Review: The Garden & Machine Girl at Crystal Ballroom
Written by Julia Trujillo on December 7, 2022
On October 27th, the Crystal Ballroom was packed with clowns. The sea of fans in their respective versions of jester-inspired face paint were gathered to see The Garden on their Portland stop of their tour supporting their latest album HORSESHIT ON ROUTE 66. The Orange County experimental punk two-piece composed of twin brothers Fletcher and Wyatt Shears have amassed a cult-like following. The crowd was wild and incessantly moshed and crowd-surfed song after song through the 25+ track setlist.
The show kicked off with an opening set from New York-based electropunk project Machine Girl. In typical Machine Girl fashion, the set was roaringly loud and a spectacle of showmanship. Producer and frontman, Matthew Stephenson creates an unparalleled abrasive energy, escalating the noisy and hardcore quality of their recorded discography. From his unhinged thrashing on stage to jumping into the pit, the set was nonstop, animalistic intensity.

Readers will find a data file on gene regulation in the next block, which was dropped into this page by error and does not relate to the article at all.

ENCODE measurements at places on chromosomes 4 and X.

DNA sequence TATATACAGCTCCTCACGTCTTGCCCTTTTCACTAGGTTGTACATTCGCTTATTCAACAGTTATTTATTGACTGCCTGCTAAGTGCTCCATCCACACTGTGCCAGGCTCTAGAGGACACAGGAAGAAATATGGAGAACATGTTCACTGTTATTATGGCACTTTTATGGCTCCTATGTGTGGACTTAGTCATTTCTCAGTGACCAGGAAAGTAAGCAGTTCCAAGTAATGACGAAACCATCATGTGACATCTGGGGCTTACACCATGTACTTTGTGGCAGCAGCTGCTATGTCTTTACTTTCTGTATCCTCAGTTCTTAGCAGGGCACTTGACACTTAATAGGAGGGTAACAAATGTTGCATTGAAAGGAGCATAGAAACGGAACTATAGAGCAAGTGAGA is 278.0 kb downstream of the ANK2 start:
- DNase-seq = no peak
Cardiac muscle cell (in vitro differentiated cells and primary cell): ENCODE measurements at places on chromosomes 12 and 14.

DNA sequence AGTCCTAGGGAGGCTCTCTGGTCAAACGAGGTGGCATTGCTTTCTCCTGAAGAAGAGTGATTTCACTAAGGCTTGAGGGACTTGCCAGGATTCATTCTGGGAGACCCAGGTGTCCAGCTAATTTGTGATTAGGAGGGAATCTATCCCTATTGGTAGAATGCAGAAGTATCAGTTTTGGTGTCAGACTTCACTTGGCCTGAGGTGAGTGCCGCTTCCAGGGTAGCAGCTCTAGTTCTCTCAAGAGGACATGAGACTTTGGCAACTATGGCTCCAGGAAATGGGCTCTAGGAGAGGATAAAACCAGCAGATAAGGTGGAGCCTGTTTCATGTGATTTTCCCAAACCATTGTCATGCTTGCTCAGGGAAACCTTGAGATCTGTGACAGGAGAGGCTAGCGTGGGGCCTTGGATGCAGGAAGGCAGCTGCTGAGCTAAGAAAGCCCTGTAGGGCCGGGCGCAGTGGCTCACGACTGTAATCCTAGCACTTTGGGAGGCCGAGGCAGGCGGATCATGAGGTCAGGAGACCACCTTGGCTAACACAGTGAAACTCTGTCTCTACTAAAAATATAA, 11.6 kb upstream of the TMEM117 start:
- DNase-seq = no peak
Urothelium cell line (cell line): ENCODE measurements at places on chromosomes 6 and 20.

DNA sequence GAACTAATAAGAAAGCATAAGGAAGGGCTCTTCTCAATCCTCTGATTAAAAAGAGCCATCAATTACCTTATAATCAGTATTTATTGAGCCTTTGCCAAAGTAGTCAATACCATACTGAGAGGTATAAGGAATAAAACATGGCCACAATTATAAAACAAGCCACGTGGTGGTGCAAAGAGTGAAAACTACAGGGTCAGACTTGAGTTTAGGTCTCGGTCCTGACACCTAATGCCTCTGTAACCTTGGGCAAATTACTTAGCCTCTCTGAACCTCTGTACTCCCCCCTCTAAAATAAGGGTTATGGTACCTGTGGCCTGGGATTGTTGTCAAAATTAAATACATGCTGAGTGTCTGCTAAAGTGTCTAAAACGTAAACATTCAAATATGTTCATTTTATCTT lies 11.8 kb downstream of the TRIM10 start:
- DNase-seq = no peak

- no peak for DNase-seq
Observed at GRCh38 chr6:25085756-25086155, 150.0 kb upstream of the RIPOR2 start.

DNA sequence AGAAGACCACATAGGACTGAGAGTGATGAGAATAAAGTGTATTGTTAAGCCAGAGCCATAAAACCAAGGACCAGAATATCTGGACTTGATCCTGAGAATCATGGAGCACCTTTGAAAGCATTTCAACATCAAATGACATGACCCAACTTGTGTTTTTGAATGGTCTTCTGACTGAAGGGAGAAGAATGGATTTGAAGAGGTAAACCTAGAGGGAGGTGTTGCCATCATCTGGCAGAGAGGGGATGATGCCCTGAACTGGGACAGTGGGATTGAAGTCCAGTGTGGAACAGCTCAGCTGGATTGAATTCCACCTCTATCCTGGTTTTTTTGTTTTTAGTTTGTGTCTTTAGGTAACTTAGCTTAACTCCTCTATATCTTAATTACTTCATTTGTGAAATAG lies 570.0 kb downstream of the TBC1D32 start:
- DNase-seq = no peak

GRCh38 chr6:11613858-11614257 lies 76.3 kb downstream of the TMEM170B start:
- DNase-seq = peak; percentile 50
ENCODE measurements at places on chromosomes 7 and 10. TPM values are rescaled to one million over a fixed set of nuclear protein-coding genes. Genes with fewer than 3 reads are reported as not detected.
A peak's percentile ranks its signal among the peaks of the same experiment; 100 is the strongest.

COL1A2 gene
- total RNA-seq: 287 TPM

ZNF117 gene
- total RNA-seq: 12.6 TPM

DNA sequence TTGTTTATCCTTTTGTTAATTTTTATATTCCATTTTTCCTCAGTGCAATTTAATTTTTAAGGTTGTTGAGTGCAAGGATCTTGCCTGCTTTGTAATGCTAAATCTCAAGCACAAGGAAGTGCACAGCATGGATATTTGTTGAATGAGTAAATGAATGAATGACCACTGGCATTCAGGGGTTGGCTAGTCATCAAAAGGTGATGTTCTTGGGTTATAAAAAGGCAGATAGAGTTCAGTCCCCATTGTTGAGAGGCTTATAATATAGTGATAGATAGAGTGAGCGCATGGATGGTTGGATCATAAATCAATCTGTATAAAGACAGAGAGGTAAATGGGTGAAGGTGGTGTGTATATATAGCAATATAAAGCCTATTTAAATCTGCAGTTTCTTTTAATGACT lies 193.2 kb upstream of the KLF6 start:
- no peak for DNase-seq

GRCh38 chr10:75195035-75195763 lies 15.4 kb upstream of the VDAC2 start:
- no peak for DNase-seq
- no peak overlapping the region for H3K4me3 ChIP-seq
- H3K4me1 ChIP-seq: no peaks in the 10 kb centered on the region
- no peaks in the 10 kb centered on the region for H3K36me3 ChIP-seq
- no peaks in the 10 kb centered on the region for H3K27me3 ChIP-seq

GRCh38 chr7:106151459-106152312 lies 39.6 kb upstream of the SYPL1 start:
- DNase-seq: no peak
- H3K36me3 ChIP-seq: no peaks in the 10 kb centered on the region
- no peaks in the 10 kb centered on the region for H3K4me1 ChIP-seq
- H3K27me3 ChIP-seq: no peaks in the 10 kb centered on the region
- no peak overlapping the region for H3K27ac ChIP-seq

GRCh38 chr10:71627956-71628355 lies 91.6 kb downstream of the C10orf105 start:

While the bar for vitality was set high, The Garden followed up and carried the energy upwards and onwards. Their stage setup was just the basics: Fletcher on bass and vocals, Wyatt on drums, a single amp, and of course, the iconic inflatable jester behind the brothers. The simple setup meant most attention was on the drums and bass but they were accompanied by backing tracks of the synth melodies and samples that make up their genre-bending California punk meets electronica sound. The band played the perfect crowd-pleasing lineup of fan favorites from their previous 4 albums as well as a generous handful of hits and deeper cuts from the most recent record. HORSESHIT ON ROUTE 66 is an amalgamation of all their previous eras. The result is a genre-transcendent, punchy, comedic, and in The Garden’s own terminology, “vada vada” experience.
The evening was electric. I highly recommend seeing a show on this tour if you get the chance, if not for the music, then for an unforgettable night of people-watching. There is something bizarre and special (and foul-smelling) taking place in the crowd at any Machine Girl/The Garden concert.